Journey
Along with Shadow of the Colossus, this is probably the game most likely to be chosen by fans of the industry when people claim video games are unsophisticated, mindless first person shooting simulators. There is no killing and no guns, instead you simply play as a cloaked figure that has to travel to the peak of a mountain in the distance. Navigating sand dunes, snowy passes and tunnels your character can slide down hills and fly into the distance using a scarf that acts as a sort of power up which allows you to lift off the ground for as long as it is lit. 

Despite its simplicity it is effective largely due to its unique, anonymous and seamless multiplayer integration. During your travels, you may at any point encounter another online player nestling within the environment, contact between the two cloaked figures is minimal (just a simple tap of the circle button and you can 'chirp' to your partner) but oddly, because of this vagueness it is more effective than any other online game that I have played. Maybe this is just my bad luck, but my average life span on GTAV online free roam is about 10 seconds before another player RPG's my car. On my first play-thorough of Journey there were certain points were I was unsure of how to progress; my companion had clearly played before and would wait for me if I fell behind and rush to my aid when I got attacked. I would use the 'chirp' mechanic to signal a 'thank you' in the best way that I could and although he or she could have been Japanese for all I knew, they would understand and chirp back as if to say 'you're welcome'. You don't need this partner to complete the game but you feel compelled to stick beside one another so you can experience the beauty of the environments with someone else. 

Journey also boasts one of the most beautiful scores composed for any game and is comparable to any film music too. Austin Wintory's work meant that Journey became the first and to date only video game score to be nominated for a Grammy award. If there was one game that I had to make someone play in to in order to convince them of the worth of video games it would be this one; anyone can play it, be it a hardcore gamer or a complete novice & is not quite like anything else out there.

Silent Hill: Shattered Memories (Konami - Wii, PS2, PSP)


Silent Hill Shattered Memories
I could talk about and analyse this for hours (maybe I will in a future blog). My second favourite Silent Hill game after Silent Hill 2 (my favourite game of all time), Shattered Memories is a 're-imagining' of the first Silent Hill release and you again play as Harry Mason armed only with a flashlight as he searches for his daughter Cheryl after a car crash. The more you progress, you'll encounter different characters, areas and as the name suggests you'll stumble across memories of the individuals living within the town as it becomes increasingly apparent that things simply aren't right with either Silent Hill or Harry's mental state.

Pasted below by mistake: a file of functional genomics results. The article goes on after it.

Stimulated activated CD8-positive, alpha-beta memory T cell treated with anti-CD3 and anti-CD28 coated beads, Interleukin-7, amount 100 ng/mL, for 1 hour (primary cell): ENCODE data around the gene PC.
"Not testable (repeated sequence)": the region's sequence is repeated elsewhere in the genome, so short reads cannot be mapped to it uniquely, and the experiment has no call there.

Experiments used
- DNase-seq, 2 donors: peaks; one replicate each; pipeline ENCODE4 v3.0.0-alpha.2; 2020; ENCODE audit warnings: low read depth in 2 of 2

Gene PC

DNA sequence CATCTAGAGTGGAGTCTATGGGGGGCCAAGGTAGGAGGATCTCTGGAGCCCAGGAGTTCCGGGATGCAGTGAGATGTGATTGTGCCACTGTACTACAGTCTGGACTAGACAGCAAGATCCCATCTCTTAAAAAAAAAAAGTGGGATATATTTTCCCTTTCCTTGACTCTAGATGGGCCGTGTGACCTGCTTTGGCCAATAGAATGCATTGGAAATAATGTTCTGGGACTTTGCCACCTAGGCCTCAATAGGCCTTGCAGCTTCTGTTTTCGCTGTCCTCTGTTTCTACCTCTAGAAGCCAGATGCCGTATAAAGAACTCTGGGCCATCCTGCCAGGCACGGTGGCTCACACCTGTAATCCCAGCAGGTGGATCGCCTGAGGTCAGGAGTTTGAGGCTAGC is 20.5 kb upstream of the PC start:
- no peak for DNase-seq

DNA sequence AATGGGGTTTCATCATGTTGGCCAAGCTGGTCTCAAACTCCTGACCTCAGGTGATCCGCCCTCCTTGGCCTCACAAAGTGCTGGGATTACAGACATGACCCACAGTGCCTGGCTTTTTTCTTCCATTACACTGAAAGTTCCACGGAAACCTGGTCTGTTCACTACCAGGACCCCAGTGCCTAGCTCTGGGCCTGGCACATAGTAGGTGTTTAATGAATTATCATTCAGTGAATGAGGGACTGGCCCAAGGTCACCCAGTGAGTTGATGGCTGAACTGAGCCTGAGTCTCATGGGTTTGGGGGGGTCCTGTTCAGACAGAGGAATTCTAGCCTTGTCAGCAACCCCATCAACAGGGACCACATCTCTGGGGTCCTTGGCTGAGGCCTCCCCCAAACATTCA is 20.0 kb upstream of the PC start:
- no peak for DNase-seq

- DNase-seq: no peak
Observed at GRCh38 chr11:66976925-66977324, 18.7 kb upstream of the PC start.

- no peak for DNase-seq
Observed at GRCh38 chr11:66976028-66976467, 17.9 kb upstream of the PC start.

A lot of people hate this game... SH fans are quite famously hard to please but recently that seems understandable given the the move from a Japanese to an American developer, resulting in the lacklustre releases of Origins and Homecoming. With quick time events, dodge moves and an inability to run away from rather than fight enemies, both of these games tended to be more bothered with combat and action rather than SH's trademark psychological horror. As Zero Punctuation has matter-of-factly summarised: 'the Japanese approach to horror tends to be slow building, oppressive, emphasising the horror of being totally alone, while American horror is more about putting a fucking chainsaw on your arm and slicing your way through waves of slavering baddies'. Well, the first message you see in this game is a warning telling you that the game 'psychologically profiles' you whilst playing.... that's more like it.  

Silent Hill Shattered MemoriesLike Journey, it's hard to explain why this game is so effective without playing it but the game's 'psych profile' that watches your every move as you interact with the characters and surroundings within the town creates one of the creepiest experiences you'll have with a video game. You'll spend your time exploring, escaping from monsters as well as experiencing first personal psychoanalytic sessions that become increasingly unhinged. These sessions believe it or not aren't quite as upbeat & funny as the time that you'll spend with Dr Friedlander in GTA V but you'll be presented with various different ways of answering questions which will tailor the journey to you (e.g. in one test Dr Kaufman gives you a picture of a family outside their house to colour in - if you rush it and don't stay within the lines you're seen as an inpatient player and Harry will have a short temper in the next cutscene). As well as the in-game experience varying on the decisions that you make (the appearance of the characters, dialogue & the appearance of the monsters), there are four different endings that alter depending on how you approached the the game like in standard SH fashion. However, in a total departure for the series - the is absolutely no combat, sure there are monsters but when Shattered Memories shifts into the 'otherworld' all you can do is run for your life & try to escape.